This piece represents a full-scale recreation of a stained-glass stained glass windows in Chartres Cathedral. Twenty seven vertically stalked monitors show glass panels of the famous church over a period of twenty four hours, condensed into twelve minutes. Readability of represented narrative scenes changes, depending on the changes of the light. The work is permanently on view at di Rosa.[3]

Sand Piece (1971) [3]

Two story gallery was transformed in an hourglass. A tone of sand that was placed on the upper floor was sifting through a minute hole to the lower level, in the shape of a perfect cone.

rEvolution: Notes for the Invasion: mar mar march (1972- 73) [4]

Viewer must walk around narrow planks of wood to see a monitor that shows a small figure marching above typewriter keys that spell mar mar march. Interesting correlation between the fiction and the reality and mechanical regularity of little man’s steps and disposition of wooden planks.

Tower of Babel (1989) [5]

Tower of Babel is an installation from 1989. that criticizes divisions between different cultures and advocates international understanding. Tower of Babel is a Vladimir Tatlin–inspired metal ramp with twenty video monitors featuring seventy-six people speaking fifty different languages.[7] Cacophony seems indecipherable, unless a viewer comes closer to individual monitors.This piece is inspired by a Biblical story of the Tower of Babel in which people used to speak only one language before they became too ambitious and tried to build a tower to the heavens. God made them speak different languages so that they could not understand each other.

Pawn (1991) [6]

Image of a red pawn that is made with 25, 000 magnetic chess pieces. These pieces don’t mimic pawn’s symmetry but the illusion of light and shadow in bright red and white. A red pawn presents an obvious metaphor for life under Communism.[8]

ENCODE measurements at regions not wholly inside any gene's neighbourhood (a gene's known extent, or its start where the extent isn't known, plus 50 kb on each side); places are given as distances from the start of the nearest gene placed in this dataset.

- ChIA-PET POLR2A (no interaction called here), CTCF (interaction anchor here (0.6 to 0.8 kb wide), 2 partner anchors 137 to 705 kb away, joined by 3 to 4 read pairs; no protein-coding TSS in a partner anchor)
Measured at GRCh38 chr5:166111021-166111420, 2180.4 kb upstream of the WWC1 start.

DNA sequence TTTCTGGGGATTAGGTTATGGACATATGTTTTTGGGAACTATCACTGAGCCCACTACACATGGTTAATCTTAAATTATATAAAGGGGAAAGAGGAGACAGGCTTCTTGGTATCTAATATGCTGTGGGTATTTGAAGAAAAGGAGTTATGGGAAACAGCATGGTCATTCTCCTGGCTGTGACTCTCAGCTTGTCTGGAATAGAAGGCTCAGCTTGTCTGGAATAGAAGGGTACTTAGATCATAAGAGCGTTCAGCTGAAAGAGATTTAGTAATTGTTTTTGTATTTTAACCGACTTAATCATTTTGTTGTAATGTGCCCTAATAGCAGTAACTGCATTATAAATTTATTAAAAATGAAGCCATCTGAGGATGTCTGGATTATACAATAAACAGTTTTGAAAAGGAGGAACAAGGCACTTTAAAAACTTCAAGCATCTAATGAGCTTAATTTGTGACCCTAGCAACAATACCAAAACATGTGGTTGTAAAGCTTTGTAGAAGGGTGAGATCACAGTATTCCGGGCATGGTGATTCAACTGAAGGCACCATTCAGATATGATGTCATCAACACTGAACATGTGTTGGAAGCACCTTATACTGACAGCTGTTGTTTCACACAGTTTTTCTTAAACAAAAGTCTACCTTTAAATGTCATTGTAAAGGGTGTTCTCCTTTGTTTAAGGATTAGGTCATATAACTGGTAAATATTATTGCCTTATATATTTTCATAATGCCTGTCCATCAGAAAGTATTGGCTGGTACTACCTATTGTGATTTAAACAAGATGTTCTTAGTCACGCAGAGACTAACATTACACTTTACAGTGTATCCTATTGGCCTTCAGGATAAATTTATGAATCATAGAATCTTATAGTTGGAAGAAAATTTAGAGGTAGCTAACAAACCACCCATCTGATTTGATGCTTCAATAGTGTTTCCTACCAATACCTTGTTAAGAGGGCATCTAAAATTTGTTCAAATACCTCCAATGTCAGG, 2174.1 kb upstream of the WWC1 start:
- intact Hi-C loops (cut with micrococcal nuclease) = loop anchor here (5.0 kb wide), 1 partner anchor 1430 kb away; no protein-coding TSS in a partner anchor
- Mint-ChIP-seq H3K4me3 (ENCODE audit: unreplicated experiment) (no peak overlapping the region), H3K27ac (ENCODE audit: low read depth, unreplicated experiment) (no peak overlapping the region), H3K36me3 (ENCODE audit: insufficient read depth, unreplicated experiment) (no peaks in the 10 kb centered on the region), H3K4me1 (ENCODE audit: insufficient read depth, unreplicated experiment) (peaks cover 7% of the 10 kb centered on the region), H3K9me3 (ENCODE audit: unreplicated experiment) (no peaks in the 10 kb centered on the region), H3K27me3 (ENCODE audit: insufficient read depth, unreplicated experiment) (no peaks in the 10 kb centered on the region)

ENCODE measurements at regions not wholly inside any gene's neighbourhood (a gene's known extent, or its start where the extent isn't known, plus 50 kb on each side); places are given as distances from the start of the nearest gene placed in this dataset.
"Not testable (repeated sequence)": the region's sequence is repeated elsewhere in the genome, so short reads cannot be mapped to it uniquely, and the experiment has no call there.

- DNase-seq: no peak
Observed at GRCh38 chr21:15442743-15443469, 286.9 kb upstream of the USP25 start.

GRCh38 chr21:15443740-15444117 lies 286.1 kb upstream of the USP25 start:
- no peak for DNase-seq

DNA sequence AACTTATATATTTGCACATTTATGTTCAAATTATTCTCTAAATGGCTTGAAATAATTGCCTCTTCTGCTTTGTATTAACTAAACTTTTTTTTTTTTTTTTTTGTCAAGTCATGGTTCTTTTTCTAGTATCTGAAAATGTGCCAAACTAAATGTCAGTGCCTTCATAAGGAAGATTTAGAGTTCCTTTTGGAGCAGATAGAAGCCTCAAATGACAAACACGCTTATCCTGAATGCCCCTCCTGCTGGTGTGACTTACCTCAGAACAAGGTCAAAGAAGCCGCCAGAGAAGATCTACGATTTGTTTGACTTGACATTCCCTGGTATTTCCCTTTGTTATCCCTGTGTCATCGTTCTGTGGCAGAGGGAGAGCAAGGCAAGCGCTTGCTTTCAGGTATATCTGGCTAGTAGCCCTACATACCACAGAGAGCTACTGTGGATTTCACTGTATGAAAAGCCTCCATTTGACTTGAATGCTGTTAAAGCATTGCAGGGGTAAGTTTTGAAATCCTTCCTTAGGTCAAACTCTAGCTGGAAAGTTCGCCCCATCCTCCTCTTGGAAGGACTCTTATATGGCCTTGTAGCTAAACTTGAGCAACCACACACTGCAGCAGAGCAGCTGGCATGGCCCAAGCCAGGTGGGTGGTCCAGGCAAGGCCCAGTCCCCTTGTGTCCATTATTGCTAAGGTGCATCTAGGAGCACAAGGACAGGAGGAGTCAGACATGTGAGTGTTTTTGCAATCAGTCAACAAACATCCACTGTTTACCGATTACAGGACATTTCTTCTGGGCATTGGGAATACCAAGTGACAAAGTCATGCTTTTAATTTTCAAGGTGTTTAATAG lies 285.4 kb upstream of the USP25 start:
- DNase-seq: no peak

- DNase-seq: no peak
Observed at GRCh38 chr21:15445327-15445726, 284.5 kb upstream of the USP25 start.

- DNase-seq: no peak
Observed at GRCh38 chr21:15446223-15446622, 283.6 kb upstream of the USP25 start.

Everything matters (2011) [7]

Public collections

See also

Selected publications

Online articles

  • Earnest, Jarrett. “Ice Makes Fire,[9]" The Brooklyn Rail, Apr, 2012.
  • Camhi, Leslie. “Human Comedy,[10]" Village Voice, Sep, 30, 2003.
  • Haber, John. “Us and them Comedy,[11]" Dec, 6, 2003
  • Baker, Kenneth. “Exhibitions evoke signs of ruin, scars of war,[12]" San Francisco Chronicle Jan, 19, 2008.
  • Gilmore, Johntan. “Art in America,[13]" April 2004.
  • Kimmelmann, Michael. “Wry Faith That’s a Bit Slapstick,[14]" New York Times. Sept 12, 2003.
  • Geer, Suvan. “ART REVIEWS : Paul Kos: Manipulation by Participation,[15]” Los Angeles Times. May 25, 1990.

Books

  • Lewallen, Constance. Everything matters: Paul Kos, a Retrospective. University of California, Berkeley Art Museum/Pacific Film Archive, 2003. Amazon ISBN 0971939721
  • Phillips, Glenn. California video: Artists and Histories. Getty Research Institute. May 20, 2008. Amazon ISBN 0892369221

References

  1. ^ "Everything Matters: Paul Kos, A Retrospective". Retrieved 2012-03-18.
  2. ^ http://www.dirosaart.org/paul-kos/
  3. ^ a b c "The Collection". dirosaart.org. Retrieved 2016-11-03.
  4. ^ "SPARKed, Spark in education, educator guide" (PDF). Retrieved 2012-03-18.
  5. ^ "San Francisco Art Institute guide". Retrieved 2012-03-18.
  6. ^ "Spark interview". Retrieved 2012-03-18.
  7. ^ "Paul Kos: Tower of Babel". Retrieved 2012-03-18.
  8. ^ "John Haber: Us and Them". Retrieved 2012-03-18.
  9. ^ "Ice Makes Fire". Retrieved 2012-04-04.
  10. ^ "Village Voice". Retrieved 2012-03-18.
  11. ^ "John Haber". Retrieved 2012-03-18.
  12. ^ "San Francisco Chronicle". Retrieved 2012-03-18.
  13. ^ "Art in America". Retrieved 2012-03-18.
  14. ^ "New York Times". Retrieved 2012-03-18.
  15. ^ "Los Angeles Times". Retrieved 2012-03-18.

External links

This page was last edited on 25 July 2019, at 08:16